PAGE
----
Wednesday, April 13, 2011

Increased crop production, changing weather and relaxed regulations erode Midwest landscape

Last year's rush to cash in on soaring corn and soybean prices has left many hillsides and pastureland throughout the Midwest bare and at risk for erosion during the heavy spring rains. "Long in decline, erosion is once again rearing as a threat because of an aggressive push to plant on more land, changing weather patterns and inadequate enforcement of protections, scientists and environmentalists say," William Neuman of The New York Times reports. Research from Iowa State University scientists shows erosion is taking its toll in parts of Iowa and erosion has been exacerbated by severe storms.

"The thing that’s really smacking us now are the high-intensity, high-volume rainstorms that we’re getting," said Richard M. Cruse, agronomy professor at Iowa State and director of the Iowa Daily Erosion Project. "In a variety of locations, we’re losing topsoil considerably faster — 10 to as much as 50 times faster — than it’s forming." Erosion can damage water quality by dumping fertilizers and pesticides into water supplies. It can also hurt crop yields by washing away rich topsoil.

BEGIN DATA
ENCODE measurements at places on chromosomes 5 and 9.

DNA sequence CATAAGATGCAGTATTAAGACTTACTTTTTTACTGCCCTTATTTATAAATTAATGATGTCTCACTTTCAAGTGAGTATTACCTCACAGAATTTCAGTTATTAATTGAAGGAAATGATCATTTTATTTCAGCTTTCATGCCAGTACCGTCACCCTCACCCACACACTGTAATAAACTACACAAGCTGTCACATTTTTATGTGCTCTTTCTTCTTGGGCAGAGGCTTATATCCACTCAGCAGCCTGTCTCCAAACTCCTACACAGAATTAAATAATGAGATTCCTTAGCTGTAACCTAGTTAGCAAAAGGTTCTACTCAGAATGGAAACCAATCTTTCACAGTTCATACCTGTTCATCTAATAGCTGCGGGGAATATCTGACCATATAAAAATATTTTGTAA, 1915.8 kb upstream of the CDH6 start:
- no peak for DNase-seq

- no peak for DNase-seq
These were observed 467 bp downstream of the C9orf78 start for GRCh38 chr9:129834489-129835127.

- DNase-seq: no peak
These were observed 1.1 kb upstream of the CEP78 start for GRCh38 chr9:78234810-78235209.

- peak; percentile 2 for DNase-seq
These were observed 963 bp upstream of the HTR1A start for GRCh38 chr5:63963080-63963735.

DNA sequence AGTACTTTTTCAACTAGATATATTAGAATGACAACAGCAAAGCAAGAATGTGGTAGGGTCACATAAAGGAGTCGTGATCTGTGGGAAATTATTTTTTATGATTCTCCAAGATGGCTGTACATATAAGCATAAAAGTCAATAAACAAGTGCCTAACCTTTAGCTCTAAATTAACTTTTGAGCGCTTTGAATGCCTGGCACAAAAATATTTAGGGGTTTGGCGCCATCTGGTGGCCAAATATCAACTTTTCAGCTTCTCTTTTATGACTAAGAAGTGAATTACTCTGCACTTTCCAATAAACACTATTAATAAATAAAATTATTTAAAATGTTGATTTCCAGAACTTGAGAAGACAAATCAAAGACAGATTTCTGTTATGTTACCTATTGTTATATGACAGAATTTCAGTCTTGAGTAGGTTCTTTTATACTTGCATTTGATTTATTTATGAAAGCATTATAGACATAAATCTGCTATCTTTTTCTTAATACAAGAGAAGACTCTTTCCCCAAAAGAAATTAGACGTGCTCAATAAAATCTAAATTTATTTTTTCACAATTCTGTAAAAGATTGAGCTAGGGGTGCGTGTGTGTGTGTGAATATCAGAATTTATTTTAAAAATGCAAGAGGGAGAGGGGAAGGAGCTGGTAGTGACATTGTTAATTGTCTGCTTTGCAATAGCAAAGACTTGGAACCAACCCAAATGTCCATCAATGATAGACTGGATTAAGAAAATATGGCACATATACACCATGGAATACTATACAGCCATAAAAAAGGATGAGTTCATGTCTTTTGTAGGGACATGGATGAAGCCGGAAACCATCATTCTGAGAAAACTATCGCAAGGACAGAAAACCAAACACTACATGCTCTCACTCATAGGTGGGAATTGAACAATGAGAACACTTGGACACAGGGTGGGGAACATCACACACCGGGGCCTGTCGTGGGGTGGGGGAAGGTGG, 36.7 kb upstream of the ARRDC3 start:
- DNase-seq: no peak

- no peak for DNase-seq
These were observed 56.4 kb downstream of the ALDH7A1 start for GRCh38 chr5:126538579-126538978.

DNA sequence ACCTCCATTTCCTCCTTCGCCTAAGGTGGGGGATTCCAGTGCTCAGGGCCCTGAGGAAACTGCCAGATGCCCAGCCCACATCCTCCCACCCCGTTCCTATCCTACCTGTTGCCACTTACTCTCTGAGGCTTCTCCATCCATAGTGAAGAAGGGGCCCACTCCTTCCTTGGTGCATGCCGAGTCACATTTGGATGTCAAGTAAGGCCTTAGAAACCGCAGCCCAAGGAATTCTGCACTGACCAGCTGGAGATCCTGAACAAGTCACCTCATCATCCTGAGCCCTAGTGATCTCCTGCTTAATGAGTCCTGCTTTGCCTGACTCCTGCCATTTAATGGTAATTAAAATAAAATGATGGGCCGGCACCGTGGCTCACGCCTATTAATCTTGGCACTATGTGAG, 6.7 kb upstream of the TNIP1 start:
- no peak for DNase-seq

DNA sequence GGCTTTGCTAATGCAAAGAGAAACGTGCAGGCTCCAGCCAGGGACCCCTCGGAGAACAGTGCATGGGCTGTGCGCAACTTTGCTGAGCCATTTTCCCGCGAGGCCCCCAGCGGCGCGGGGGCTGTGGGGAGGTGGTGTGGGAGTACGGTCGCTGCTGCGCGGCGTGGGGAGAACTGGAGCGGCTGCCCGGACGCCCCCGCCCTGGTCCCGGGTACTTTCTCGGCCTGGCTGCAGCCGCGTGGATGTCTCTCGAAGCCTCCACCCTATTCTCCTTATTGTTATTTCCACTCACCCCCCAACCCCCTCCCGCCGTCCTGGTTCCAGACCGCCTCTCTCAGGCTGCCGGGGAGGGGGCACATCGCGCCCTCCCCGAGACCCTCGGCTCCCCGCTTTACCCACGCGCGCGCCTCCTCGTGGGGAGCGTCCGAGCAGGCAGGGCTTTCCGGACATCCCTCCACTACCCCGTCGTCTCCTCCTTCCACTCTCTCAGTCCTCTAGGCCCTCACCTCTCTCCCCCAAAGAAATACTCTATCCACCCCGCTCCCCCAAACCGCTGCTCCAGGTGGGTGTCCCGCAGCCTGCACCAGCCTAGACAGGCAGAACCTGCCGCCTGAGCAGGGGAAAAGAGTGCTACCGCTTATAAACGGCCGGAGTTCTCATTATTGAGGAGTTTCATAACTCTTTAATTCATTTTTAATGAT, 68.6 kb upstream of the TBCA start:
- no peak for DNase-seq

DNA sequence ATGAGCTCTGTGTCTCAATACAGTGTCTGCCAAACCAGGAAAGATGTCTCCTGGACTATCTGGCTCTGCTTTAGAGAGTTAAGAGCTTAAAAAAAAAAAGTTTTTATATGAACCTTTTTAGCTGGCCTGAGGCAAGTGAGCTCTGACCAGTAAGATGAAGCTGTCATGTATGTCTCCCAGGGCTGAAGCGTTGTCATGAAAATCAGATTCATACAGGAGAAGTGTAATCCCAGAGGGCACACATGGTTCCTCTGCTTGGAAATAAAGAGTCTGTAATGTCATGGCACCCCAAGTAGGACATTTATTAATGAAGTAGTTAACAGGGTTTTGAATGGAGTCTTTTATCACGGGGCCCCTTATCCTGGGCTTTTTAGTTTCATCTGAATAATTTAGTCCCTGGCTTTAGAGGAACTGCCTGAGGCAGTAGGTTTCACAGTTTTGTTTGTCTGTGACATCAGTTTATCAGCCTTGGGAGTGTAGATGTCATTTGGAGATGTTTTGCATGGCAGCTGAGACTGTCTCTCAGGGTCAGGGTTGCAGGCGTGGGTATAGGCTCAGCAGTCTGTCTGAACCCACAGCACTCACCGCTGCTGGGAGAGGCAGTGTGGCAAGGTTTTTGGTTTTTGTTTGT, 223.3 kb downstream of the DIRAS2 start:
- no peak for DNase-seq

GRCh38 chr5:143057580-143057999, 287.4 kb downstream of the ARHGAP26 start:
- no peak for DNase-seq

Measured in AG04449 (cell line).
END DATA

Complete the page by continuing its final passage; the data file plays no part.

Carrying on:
Erosion was curtailed during the 1980s and 1990s when the federal government began requiring farmers who receive subsidies follow individually tailored soil conservation plans, Neuman writes. Environmentalists say stricter enforcement of those plans is needed "because high crop prices provide a strong incentive for farmers to plant as much ground as possible and to take fewer protective measures like grass buffer strips," Neuman writes. Craig Cox, senior vice president of the Environmental Working Group, which released a report on soil erosion this week, said "You've got all these market forces and public policies and biofuel mandates and more severe storms. It's all coming together, and we're asleep at the switch." (Read more)

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